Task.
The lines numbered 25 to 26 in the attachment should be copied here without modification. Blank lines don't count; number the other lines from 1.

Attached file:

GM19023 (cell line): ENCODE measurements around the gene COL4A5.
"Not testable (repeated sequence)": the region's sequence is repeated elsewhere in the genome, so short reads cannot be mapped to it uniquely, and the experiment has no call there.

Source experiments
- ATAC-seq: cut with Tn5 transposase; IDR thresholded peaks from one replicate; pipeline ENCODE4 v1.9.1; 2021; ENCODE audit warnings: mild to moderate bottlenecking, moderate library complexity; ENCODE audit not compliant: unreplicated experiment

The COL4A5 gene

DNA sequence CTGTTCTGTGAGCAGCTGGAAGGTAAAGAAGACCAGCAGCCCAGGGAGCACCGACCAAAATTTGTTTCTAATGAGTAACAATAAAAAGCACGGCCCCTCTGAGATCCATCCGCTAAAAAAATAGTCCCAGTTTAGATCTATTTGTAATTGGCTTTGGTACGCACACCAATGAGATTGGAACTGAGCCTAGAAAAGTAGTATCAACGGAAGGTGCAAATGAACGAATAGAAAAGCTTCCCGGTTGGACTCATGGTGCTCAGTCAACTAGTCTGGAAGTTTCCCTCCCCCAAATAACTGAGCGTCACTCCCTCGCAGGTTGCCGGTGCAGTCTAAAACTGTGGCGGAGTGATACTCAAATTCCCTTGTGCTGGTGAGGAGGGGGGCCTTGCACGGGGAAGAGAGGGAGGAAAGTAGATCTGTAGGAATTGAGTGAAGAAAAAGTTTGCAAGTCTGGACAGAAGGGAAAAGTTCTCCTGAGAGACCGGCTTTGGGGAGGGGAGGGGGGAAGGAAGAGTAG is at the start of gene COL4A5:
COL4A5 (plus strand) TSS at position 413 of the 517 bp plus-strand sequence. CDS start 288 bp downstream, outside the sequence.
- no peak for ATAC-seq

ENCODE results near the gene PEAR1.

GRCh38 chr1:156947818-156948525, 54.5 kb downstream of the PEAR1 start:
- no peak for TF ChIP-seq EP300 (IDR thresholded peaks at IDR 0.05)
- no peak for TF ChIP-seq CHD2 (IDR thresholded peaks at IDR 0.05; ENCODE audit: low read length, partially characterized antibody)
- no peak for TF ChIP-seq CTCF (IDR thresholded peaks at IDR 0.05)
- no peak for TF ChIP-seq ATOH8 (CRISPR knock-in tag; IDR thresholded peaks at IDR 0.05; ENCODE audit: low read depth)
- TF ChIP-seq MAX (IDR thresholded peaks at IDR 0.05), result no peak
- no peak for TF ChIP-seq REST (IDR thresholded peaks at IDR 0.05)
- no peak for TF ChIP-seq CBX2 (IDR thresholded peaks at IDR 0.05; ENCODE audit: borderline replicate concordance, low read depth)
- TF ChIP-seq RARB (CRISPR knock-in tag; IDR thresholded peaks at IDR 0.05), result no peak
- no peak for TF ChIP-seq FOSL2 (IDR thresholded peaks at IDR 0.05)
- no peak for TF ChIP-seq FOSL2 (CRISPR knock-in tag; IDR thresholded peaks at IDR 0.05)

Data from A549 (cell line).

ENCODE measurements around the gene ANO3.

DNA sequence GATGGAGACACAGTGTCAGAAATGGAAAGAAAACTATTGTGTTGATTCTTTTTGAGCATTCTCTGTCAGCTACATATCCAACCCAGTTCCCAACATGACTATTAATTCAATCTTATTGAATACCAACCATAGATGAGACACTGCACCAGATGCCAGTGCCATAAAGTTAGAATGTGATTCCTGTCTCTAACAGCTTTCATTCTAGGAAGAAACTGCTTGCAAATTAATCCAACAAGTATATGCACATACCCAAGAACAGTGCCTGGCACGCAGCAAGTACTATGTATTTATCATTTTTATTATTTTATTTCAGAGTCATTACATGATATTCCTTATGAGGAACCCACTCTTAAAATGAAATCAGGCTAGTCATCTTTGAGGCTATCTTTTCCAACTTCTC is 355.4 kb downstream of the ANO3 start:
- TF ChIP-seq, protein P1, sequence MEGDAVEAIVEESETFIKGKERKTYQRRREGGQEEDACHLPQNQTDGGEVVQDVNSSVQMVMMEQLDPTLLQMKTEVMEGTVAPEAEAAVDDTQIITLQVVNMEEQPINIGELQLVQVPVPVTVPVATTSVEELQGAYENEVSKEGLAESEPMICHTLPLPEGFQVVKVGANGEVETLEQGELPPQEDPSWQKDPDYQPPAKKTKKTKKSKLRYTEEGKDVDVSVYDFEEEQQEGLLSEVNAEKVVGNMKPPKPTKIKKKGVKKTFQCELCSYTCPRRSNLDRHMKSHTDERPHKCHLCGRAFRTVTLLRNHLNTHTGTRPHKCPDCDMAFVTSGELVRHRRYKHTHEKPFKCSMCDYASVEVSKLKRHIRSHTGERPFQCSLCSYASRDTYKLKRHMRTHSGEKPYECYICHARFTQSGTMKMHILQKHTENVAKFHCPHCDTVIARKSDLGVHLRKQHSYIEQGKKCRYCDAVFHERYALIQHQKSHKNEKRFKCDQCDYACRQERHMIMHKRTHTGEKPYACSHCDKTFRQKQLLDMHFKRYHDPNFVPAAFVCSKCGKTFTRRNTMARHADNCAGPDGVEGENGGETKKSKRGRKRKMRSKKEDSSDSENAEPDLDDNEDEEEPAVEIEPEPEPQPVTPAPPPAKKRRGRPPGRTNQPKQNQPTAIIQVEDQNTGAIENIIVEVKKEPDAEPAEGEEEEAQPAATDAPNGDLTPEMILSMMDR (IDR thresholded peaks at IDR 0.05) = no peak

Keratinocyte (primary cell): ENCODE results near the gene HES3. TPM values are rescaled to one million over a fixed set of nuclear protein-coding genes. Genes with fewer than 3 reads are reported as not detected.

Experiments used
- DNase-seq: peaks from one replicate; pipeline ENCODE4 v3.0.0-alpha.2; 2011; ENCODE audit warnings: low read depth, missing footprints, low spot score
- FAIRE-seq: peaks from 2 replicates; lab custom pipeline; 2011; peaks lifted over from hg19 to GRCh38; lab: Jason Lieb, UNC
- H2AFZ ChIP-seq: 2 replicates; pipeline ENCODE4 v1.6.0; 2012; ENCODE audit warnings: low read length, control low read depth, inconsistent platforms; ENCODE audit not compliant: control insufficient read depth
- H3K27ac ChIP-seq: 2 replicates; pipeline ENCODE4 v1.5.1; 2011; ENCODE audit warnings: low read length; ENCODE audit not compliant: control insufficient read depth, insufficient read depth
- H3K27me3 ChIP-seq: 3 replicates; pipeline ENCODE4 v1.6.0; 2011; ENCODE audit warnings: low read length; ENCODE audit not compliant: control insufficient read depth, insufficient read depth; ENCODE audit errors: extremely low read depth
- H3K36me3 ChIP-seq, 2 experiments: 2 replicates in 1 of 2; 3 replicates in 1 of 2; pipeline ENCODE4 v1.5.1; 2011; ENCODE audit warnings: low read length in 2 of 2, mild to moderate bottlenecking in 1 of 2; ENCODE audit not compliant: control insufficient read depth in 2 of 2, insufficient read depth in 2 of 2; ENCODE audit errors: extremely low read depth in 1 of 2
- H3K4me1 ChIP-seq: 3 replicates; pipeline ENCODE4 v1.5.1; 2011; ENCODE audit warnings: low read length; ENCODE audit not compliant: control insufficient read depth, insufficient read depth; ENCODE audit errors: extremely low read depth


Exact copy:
Keratinocyte (primary cell): ENCODE results near the gene HES3. TPM values are rescaled to one million over a fixed set of nuclear protein-coding genes. Genes with fewer than 3 reads are reported as not detected.

Experiments used